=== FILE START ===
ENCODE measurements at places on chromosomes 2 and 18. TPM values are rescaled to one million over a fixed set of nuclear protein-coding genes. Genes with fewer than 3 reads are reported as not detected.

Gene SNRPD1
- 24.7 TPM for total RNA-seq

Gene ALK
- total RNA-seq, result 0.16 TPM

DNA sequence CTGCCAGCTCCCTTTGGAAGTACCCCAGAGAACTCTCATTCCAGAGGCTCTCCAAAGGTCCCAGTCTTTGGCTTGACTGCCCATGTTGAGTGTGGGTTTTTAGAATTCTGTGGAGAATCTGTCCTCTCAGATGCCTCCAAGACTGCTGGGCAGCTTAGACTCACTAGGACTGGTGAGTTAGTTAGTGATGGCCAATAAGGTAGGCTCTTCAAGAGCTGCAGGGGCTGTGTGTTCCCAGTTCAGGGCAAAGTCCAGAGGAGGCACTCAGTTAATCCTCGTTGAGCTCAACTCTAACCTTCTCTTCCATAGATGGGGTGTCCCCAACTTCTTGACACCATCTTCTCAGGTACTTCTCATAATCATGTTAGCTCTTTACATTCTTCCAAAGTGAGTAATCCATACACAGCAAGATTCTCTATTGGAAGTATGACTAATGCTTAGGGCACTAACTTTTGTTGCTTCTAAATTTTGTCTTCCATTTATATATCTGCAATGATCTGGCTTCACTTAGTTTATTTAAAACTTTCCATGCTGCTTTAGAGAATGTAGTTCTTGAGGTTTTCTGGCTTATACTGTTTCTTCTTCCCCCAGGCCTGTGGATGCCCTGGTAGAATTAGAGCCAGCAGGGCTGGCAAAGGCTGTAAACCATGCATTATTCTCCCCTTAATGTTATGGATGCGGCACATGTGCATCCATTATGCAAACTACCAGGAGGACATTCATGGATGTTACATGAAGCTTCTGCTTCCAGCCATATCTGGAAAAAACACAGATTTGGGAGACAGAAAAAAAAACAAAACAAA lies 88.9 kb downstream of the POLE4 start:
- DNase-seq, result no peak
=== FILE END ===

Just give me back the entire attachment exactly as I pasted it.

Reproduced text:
ENCODE measurements at places on chromosomes 2 and 18. TPM values are rescaled to one million over a fixed set of nuclear protein-coding genes. Genes with fewer than 3 reads are reported as not detected.

Gene SNRPD1
- 24.7 TPM for total RNA-seq

Gene ALK
- total RNA-seq, result 0.16 TPM

DNA sequence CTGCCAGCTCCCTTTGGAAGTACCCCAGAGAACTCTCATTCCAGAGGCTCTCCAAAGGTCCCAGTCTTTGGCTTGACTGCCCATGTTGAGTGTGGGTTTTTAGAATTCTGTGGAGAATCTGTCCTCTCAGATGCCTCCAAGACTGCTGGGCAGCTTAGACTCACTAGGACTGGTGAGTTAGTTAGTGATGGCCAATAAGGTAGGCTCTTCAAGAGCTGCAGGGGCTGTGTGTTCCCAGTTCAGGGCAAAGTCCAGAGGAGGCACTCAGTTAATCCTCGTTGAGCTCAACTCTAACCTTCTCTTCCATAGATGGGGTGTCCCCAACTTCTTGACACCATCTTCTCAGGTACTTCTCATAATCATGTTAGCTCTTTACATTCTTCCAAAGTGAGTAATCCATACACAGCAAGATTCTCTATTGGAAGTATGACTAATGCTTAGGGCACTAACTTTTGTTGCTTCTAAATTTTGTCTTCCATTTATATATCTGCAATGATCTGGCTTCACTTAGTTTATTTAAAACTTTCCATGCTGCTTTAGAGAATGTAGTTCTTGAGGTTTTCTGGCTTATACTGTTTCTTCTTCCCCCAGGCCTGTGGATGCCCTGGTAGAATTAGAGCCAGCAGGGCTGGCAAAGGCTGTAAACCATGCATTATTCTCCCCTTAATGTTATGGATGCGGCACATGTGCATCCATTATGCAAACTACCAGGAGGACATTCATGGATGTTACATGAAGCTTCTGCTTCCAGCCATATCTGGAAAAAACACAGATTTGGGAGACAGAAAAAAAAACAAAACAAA lies 88.9 kb downstream of the POLE4 start:
- DNase-seq, result no peak